The audit industry is being pushed for more data analytics, so does this mean that auditors need to be able to work with big data? The two terms are often used interchangeably, but they really mean two different things.
I was at a conference a couple of years ago where college and university educators were meeting with accounting firms to discuss how they could work together to best prepare students to graduate and hit the ground running as auditors. At this conference, the terms big data and data analytics were sometimes being tossed around interchangeably. Finally, one of the representatives from a Big Four firm addressed the educators and said, “We don’t need you to produce graduates that can deal in big data, we have people for that. We need you to teach the critical thinking skills that auditors need and that apply to data analysis.”
Also adding confusion to this topic, the definition of how big data needs to be to be labeled “Big Data” varies. Sometimes this is defined by the tools required to work with the data. For some, that means if it’s too big to fit in Excel, a little more than 1 million rows, it’s Big Data. For others, the data must be much larger and other data analysis tools and platform limits define “Big Data.”
It’s my experience that data analytics in the audit world, or what we sometimes refer to as audit analytics, has been a challenge for some auditors. Some of it I think is due to auditors not giving themselves credit for data analysis that they may already be performing. Sorting, filtering and summing worksheets, and inspecting those results should be considered data analysis.
In other cases, the challenge is because other audit analytics tools were very difficult to use requiring programming and DBA skills. However, we designed TeamMate Analytics to work within Excel, so it’s easy to use and helps auditors bridge beyond basic Excel functions into more advanced audit analytics work.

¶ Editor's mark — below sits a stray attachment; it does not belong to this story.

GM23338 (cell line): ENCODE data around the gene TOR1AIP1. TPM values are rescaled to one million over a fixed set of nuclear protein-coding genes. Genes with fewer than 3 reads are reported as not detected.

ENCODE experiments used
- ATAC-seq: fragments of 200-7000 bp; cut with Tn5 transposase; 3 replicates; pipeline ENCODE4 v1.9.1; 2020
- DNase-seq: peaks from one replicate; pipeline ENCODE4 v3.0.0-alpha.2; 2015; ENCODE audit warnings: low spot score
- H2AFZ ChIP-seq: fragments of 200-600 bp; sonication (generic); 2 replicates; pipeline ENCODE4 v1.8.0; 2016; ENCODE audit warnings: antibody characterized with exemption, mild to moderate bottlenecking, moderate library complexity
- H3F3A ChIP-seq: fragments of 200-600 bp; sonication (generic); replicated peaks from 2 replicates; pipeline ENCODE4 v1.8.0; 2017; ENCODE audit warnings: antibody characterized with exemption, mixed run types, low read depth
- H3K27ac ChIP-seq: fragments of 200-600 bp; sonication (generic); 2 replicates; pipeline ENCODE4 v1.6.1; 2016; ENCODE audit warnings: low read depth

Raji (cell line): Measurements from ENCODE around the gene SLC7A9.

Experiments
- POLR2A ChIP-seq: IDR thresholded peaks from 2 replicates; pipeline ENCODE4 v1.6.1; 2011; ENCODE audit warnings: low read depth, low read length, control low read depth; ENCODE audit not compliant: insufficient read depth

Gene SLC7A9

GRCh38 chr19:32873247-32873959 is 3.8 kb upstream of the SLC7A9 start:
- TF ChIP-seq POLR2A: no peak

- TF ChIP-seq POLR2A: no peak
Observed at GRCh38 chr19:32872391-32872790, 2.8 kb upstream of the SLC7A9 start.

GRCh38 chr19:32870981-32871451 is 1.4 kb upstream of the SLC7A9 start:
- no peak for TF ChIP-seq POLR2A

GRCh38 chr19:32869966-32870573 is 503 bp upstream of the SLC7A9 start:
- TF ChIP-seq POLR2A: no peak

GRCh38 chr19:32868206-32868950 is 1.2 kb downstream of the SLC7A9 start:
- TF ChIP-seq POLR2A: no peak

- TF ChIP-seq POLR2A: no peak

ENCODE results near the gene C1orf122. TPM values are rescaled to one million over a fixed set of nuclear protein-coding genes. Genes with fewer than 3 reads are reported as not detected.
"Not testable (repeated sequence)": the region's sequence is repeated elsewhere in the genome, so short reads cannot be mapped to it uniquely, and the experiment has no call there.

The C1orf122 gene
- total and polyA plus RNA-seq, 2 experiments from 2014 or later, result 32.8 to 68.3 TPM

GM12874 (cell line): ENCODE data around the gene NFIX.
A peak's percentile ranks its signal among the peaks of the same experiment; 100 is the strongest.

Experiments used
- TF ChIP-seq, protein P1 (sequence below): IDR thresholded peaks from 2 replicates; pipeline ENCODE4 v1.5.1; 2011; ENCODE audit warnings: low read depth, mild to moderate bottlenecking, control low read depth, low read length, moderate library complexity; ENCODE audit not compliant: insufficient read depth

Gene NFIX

For most audit analytics, Excel worksheets can hold all the data, but there may be some occasions where larger datasets need to be analyzed. Therefore, we enhanced TeamMate Analytics so that record sets of tens of millions of records, or more, can be processed through a Custom Module. Custom Modules are not new. Auditors have had the ability to create Custom Modules containing one or more tests to perform on a set of data. What’s new is that a Custom Module can read in an external source such as a .csv file containing millions of records and virtually the same tests can be run on the data regardless of the data source is an Excel worksheet or a much larger source such as a .csv file. So, auditors can work with much larger data sets still within TeamMate Analytics’ easy to use environment.
With TeamMate Analytics now enabling auditors to easily perform data analytics on large data sets, perhaps the line where data becomes “Big Data” will change for many auditors.